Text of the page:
Bigger smartphones, pocket-size problem

Bigger smartphones, pocket-size problem
This September 19, 2014 file photo shows a man as he checks out his iPhone 6 Plus outside the Apple store in Pasadena, California.

At a recent etiquette class, a man, I was told, raised his hand to ask: "Where should I keep my iPhone, given that they're getting so big these days?"

"In your back pocket," was the manners maven's answer, because - as her hands gesticulated circles around his pelvic region - "there is so much going on down there already". Erk.

It's a real, albeit admittedly first-world, problem: Pocket sizes aren't keeping up with smartphones.

It's also arguably more of a men's issue, because women's pockets - by design - tend to be rather useless. Christian Dior is rumoured to have once said: "Men have pockets to keep things in, women for decoration."

And so women carry purses - some of which come with built-in phone compartments.

But for men, the ever-growing smartphone is proving too big for some breeches.

Take the recent launch of the iPhone 6 Plus. When Apple unveiled its largest iPhone to date, one of the foremost questions on people's minds was: Will it fit in my pocket?

Tech websites were quick to offer help. Some created "print and cut out" size tests, while others took videos of reporters trying to slip iPhone models in and out of their trousers.

Meanwhile, clothing labels saw the pocket problem as a design opportunity. Some major brands - including Uniqlo and Levi's - have hinted that they are looking to make their apparel more compatible with larger phones.

But the kookiest response thus far was from two telcos. China Unicom and KPN in the Netherlands have hired tailors, stationed outside Apple stores, to enlarge the pants pockets of customers who buy the iPhone 6 or 6 Plus.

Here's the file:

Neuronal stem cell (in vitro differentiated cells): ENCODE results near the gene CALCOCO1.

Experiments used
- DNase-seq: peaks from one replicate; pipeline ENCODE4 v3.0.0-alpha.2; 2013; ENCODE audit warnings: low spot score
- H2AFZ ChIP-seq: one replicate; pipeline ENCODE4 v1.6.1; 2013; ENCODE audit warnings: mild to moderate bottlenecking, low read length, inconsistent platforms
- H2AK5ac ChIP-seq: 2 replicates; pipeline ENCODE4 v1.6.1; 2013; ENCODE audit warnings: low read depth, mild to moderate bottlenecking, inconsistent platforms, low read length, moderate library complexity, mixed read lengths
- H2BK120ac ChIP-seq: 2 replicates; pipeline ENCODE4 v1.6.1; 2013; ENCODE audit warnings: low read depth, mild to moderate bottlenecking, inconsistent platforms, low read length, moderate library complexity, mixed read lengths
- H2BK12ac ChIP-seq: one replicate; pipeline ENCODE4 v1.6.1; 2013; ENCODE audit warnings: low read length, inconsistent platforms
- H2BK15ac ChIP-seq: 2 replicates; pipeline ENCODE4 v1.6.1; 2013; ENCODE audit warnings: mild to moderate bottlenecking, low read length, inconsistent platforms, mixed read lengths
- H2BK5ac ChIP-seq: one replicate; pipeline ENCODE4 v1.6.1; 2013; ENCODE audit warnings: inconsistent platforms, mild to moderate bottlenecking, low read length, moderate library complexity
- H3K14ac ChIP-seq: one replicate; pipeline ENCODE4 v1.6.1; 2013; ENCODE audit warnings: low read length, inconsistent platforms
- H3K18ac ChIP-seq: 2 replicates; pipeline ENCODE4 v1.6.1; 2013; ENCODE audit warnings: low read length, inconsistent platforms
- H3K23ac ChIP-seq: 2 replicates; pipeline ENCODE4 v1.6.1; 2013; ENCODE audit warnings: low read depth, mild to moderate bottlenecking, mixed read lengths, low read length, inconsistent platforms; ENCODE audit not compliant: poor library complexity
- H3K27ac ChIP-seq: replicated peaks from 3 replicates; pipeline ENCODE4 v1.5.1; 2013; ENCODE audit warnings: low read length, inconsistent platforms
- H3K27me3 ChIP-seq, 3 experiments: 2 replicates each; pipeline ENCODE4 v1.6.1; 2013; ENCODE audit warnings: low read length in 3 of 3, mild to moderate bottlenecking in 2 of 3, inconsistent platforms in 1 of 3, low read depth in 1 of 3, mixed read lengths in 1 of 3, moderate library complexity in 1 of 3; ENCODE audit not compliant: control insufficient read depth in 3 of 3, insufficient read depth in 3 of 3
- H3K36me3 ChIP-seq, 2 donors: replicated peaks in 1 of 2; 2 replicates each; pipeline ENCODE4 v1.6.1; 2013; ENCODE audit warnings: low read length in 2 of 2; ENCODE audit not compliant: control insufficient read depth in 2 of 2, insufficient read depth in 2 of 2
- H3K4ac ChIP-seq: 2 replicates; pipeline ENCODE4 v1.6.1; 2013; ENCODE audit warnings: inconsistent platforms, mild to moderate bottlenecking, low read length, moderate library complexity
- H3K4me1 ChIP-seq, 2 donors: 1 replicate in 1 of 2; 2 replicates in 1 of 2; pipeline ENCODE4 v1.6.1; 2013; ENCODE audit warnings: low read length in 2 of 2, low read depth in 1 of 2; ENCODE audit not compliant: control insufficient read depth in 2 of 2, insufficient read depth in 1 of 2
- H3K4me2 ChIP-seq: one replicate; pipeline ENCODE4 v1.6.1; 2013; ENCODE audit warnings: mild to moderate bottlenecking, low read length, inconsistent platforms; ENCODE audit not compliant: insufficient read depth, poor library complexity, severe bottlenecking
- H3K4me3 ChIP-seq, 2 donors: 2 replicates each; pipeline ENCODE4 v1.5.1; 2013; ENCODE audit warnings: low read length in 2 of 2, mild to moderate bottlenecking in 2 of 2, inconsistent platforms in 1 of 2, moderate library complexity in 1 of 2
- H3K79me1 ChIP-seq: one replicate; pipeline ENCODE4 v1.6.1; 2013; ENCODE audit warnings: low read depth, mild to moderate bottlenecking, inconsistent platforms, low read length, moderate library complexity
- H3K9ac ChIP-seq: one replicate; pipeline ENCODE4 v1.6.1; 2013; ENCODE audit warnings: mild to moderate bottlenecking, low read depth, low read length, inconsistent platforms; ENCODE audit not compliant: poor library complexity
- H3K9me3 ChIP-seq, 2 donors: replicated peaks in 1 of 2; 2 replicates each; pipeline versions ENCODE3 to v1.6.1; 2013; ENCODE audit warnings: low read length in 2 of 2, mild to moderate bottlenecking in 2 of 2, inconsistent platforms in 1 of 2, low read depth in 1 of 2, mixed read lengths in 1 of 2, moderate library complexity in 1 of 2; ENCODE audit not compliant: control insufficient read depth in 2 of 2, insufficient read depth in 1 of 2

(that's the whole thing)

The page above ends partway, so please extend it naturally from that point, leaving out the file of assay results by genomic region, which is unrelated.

Even if the gadget could fit into your pants, it's unlikely that you'd want to risk your shiny new device getting bent (as some poor sods have experienced).

As smartphones are not going to get any smaller, the prevailing assumption is that pockets must get bigger.

But pockets don't necessarily need to swell. Instead, pockets - as well as fashion norms - need to be reimagined.

Can we accept cargo pants or overalls as appropriate office wear? Mid-thigh side pockets or front-facing chest ones could do the trick - if we rewrite some of fashion's dos and don'ts.

A Kickstarter campaign has already made some headway in this regard. A crowdfunded company, I/O Denim, has raised over US$12,000 (S$15,470) to make premium jeans that feature a dedicated - and hardly noticeable - smartphone pocket. It's located on the side of one's left thigh - between the knee and hip - and follows the outer side seam.

Dubbed by grateful buyers as iPants, it's clear that the denims, which retail for US$115 per pair, have struck a chord with buyers. If it can be done with casual garb, I don't see why such smartypants can't be reworked for office wear, or for a suit.

It wouldn't be the first time that pockets have been adapted to meet a new need. Think of coin pockets - the one that sits inside the right front pocket, also known as the fifth pocket.

Perhaps another kind of restructuring is in order, this time of pants.

After all, no one wants to be greeted with: "Is that a phone in your front pocket, or are you just happy to see me?"

This article was first published on Nov 8, 2014.
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